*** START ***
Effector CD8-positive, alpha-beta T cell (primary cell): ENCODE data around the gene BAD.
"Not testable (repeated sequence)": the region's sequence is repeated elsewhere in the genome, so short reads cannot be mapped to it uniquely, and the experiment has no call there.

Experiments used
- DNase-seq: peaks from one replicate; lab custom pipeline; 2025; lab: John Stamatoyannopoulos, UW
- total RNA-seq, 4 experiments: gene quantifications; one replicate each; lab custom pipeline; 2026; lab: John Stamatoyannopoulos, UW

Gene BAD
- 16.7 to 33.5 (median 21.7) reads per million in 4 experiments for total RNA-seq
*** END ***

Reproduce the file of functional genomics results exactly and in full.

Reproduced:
Effector CD8-positive, alpha-beta T cell (primary cell): ENCODE data around the gene BAD.
"Not testable (repeated sequence)": the region's sequence is repeated elsewhere in the genome, so short reads cannot be mapped to it uniquely, and the experiment has no call there.

Experiments used
- DNase-seq: peaks from one replicate; lab custom pipeline; 2025; lab: John Stamatoyannopoulos, UW
- total RNA-seq, 4 experiments: gene quantifications; one replicate each; lab custom pipeline; 2026; lab: John Stamatoyannopoulos, UW

Gene BAD
- 16.7 to 33.5 (median 21.7) reads per million in 4 experiments for total RNA-seq